9. Neuvonen PJ, Kuusisto P, Vapaatalo H, Manninen V. Activated charcoal in the treatment of hypercholesterolaemia: dose-response relationships and comparison with cholestyramine Eur J Clin Pharmacol. 1989;37(3):225-30. doi: 10.1007/BF00679774. PMID: 2612535.
  10. Neuvonen PJ, Kuusisto P, Vapaatalo H, Manninen V. Activated charcoal in the treatment of hypercholesterolaemia: dose-response relationships and comparison with cholestyramine Eur J Clin Pharmacol. 1989;37(3):225-30. doi: 10.1007/BF00679774. PMID: 2612535.
  11. Park GD, Spector R, Kitt TM. Superactivated charcoal versus cholestyramine for cholesterol lowering: a randomized cross-over trial J Clin Pharmacol. 1988 May;28(5):416-9. doi: 10.1002/j.1552-4604.1988.tb05752.x. PMID: 3292601.
  12. [Controlled clinical testing of an antidiarrheal]
  13. Phase II study of activated charcoal to prevent irinotecan-induced diarrhea
  14. Effect of activated charcoal dressings on healing outcomes of chronic wounds
  15. de Souza JB, Okomo U, Alexander ND, Aziz N, Owens BM, Kaur H, Jasseh M, Muangnoicharoen S, Sumariwalla PF, Warhurst DC, Ward SA, Conway DJ, Ulloa L, Tracey KJ, Foxwell BM, Kaye PM, Walther M. Oral activated charcoal prevents experimental cerebral malaria in mice and in a randomized controlled clinical trial in man did not interfere with the pharmacokinetics of parenteral artesunate. PLoS One. 2010 Apr 15;5(4):e9867. doi: 10.1371/journal.pone.0009867. PMID: 20419161; PMCID: PMC2855344.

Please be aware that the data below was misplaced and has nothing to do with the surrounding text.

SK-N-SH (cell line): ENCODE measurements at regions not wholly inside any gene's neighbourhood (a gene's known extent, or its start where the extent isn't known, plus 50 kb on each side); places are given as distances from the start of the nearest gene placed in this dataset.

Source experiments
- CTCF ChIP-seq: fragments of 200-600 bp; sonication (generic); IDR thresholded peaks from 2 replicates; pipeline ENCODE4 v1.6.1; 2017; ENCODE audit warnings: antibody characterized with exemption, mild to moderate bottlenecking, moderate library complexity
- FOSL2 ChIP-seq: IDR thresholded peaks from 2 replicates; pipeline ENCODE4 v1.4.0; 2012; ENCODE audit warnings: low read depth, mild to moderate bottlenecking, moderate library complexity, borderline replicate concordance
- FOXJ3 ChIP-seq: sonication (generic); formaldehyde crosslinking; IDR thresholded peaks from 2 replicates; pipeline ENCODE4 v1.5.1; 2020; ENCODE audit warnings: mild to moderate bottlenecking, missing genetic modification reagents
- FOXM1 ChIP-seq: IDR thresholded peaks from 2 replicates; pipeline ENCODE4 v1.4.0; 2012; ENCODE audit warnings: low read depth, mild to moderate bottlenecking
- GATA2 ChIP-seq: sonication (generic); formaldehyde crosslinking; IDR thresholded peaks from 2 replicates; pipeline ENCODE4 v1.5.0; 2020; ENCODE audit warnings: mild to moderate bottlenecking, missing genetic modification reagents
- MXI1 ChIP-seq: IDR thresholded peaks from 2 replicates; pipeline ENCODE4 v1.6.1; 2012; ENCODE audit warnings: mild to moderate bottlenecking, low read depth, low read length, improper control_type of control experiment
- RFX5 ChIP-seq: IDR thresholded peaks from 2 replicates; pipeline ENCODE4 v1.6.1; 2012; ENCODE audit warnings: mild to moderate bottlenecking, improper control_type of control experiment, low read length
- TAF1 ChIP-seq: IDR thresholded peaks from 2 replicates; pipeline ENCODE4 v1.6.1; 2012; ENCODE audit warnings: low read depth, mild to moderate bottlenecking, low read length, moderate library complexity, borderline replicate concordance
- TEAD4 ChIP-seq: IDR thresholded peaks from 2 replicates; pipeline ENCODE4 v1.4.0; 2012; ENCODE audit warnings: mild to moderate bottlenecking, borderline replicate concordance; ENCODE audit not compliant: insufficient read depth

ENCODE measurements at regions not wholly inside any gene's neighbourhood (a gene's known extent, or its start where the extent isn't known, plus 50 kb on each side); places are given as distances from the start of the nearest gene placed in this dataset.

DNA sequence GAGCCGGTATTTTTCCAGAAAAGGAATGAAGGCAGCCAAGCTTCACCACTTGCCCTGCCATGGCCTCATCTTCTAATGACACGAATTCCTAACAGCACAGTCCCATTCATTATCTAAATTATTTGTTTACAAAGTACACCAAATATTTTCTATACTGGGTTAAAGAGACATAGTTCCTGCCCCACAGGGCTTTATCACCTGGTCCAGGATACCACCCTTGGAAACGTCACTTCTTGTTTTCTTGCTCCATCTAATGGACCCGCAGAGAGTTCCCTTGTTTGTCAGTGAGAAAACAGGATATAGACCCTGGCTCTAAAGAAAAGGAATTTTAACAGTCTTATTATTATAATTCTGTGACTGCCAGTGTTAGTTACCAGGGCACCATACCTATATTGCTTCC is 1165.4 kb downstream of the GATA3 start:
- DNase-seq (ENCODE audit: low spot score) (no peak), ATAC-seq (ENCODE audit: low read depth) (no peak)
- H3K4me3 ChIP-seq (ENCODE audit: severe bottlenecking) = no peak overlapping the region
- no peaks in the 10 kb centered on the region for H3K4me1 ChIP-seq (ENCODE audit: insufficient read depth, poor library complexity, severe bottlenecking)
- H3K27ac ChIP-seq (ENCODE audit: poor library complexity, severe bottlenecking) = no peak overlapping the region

16. Giovannetti S, Barsotti G, Cupisti A, Dani L, Bandini S, Angelini D, Antonelli A, Salvadori M, Urti DA. Oral activated charcoal in patients with uremic pruritus Nephron. 1995;70(2):193-6. doi: 10.1159/000188582. PMID: 7566302.
  17. Pederson JA, Matter BJ, Czerwinski AW, Llach F.Relief of idiopathic generalized pruritus in dialysis patients treated with activated oral charcoal  Ann Intern Med. 1980 Sep;93(3):446-8. doi: 10.7326/0003-4819-93-3-446. PMID: 7436164.
  18. Kaaja RJ, Kontula KK, Räihä A, Laatikainen T. Treatment of cholestasis of pregnancy with peroral activated charcoal. A preliminary study . Scand J Gastroenterol. 1994 Feb;29(2):178-81. doi: 10.3109/00365529409090459. PMID: 8171288.
  19. Amitai Y, Regev M, Arad I, Peleg O, Boehnert M. Treatment of neonatal hyperbilirubinemia with repetitive oral activated charcoal as an adjunct to phototherapy J Perinat Med. 1993;21(3):189-94. doi: 10.1515/jpme.1993.21.3.189. PMID: 8229609.
  20. Langhorst J, Varnhagen I, Schneider SB, Albrecht U, Rueffer A, Stange R, Michalsen A, Dobos GJ. Randomised clinical trial: a herbal preparation of myrrh, chamomile and coffee charcoal compared with mesalazine in maintaining remission in ulcerative colitis–a double-blind, double-dummy study  Aliment Pharmacol Ther. 2013 Sep;38(5):490-500. doi: 10.1111/apt.12397. Epub 2013 Jul 4. PMID: 23826890.
  21. Amosova EN, Iaremenko OB, Snezhkova EA, Drannik GV. [Efficacy of immunosorption in patients with systemic lupus erythematosus: double blind controlled trial] Ter Arkh. 1997;69(12):18-22. Russian. PMID: 9503527.
  22. Hift RJ, Todd G, Meissner PN, Kirsch RE. Administration of oral activated charcoal in variegate porphyria results in a paradoxical clinical and biochemical deterioration Br J Dermatol. 2003 Dec;149(6):1266-9. doi: 10.1111/j.1365-2133.2003.05548.x. PMID: 14674906.

Related Articles

Responses

Your email address will not be published.